Another poll shows the American Public generally favors trade and globalization, despite congressional resistance to taking up a huge Pacific trade deal right after the election. 65 percent of Americans, including 74 percent of Democrats, say globalization is mostly good for the U.S., while just under 60 percent of Republicans say the same. The numbers are very similar for the Trans-Pacific Partnership Trade deal.
So why is there resistance from congressional leaders to take up TPP in a lame duck session? American Farm Bureau Executive Director Dale Moore says lawmakers might be saying to themselves, “I know what the polls are saying, or I know what the surveys are saying, but I’m still hearing a lot from those folks who are really upset about this agreement, or from a political standpoint I’ve got to play my cards just right because I may be fully supportive on one hand of the policy, but on the other hand with the politics I’m working to protect myself back home.”
Where some industries may support TPP, others may have some concerns. And Moore says leadership is also looking at the schedule.
“The leadership is also looking at the fact that I’ve got a very long list to fit in a very short bucket of time to deal with,” he said. “Part of that too is the outcomes of the election.”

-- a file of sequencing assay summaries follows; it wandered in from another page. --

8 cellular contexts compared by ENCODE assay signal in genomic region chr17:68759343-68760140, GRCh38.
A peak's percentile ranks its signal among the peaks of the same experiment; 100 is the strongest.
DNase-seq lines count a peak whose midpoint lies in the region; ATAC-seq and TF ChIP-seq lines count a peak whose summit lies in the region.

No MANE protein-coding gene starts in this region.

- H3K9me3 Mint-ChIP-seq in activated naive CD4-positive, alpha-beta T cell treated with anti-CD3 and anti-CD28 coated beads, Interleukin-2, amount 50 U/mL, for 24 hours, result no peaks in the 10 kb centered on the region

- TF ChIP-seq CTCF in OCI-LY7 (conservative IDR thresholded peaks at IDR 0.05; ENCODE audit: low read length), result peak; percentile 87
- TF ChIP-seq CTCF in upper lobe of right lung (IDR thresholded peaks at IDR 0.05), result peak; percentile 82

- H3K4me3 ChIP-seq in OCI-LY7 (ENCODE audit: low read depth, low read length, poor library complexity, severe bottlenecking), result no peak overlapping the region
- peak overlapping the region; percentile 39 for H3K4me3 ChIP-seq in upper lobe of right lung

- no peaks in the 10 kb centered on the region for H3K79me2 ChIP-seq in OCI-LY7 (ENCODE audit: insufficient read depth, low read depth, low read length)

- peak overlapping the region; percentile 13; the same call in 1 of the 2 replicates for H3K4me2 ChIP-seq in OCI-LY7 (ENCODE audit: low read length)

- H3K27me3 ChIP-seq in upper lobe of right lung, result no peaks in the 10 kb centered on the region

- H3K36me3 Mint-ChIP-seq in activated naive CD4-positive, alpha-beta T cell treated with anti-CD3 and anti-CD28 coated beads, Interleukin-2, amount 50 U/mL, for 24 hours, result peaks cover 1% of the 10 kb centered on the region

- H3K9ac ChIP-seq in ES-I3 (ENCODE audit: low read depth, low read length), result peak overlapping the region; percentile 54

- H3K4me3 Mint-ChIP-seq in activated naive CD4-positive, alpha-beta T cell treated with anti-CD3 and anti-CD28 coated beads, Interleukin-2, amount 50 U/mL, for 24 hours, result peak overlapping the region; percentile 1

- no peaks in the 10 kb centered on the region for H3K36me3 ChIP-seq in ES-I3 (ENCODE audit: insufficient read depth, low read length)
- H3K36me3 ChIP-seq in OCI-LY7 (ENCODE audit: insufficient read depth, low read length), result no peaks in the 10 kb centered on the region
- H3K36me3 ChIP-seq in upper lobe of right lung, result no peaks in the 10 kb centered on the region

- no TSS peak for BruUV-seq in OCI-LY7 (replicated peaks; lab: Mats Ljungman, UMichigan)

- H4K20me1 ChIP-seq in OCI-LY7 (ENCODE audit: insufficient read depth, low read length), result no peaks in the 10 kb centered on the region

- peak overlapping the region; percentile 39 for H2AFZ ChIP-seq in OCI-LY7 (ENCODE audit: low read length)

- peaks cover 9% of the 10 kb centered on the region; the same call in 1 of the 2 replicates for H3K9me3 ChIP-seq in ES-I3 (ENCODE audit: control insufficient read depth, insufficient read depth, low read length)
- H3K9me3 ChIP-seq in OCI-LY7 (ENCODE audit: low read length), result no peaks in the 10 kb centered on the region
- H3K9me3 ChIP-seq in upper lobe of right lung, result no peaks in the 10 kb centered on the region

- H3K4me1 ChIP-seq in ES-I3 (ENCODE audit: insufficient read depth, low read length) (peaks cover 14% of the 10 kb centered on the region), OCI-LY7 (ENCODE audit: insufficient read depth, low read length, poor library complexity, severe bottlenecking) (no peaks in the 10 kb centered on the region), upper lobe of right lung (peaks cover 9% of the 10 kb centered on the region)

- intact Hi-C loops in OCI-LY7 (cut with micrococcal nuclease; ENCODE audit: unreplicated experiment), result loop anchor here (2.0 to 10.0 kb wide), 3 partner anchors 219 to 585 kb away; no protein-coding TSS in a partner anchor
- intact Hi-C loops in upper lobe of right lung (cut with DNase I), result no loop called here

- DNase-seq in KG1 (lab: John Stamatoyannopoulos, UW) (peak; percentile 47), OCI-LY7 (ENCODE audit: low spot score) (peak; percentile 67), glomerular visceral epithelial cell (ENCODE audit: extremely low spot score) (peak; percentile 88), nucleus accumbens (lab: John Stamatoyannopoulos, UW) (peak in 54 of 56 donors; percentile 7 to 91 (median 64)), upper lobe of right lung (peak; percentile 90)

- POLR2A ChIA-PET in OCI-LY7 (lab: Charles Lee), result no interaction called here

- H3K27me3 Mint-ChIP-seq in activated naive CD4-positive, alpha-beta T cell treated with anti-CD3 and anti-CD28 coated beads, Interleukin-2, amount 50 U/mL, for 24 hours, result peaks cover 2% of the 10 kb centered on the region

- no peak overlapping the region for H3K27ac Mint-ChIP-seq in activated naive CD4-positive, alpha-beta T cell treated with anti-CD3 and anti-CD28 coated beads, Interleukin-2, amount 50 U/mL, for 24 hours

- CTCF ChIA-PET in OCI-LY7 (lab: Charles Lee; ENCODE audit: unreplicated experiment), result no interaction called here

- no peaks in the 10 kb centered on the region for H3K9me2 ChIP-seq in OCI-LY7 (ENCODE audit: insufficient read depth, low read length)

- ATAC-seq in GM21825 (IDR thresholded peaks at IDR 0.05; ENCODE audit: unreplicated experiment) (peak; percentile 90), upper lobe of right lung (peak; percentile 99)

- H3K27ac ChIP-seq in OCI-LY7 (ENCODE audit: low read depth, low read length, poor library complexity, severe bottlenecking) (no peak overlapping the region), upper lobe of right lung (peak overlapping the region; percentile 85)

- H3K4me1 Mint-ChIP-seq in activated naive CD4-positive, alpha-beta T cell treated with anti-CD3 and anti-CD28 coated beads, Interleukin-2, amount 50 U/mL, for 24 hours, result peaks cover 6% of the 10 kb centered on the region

With that as the political backdrop, Farm Bureau has been trying to change the dynamic for the lame-duck session.
“It’s kind of two parts. One, I want to inform you as a congressman or as a senator, here is why it’s important to agriculture, and I also want to assure you congressman if you’re standing up and voting for farmers and ranchers, we’re going to make sure that folks back home, our fellow farmers and ranchers, our neighbors and folks in rural communities understand who you stood up and represented us in the U.S. Congress.”
Before that can happen, House and Senate leadership have to take a 180-degree turn and decide to bring up TPP. Moore says State Farm Bureau leaders are in DC this week and next to make that case.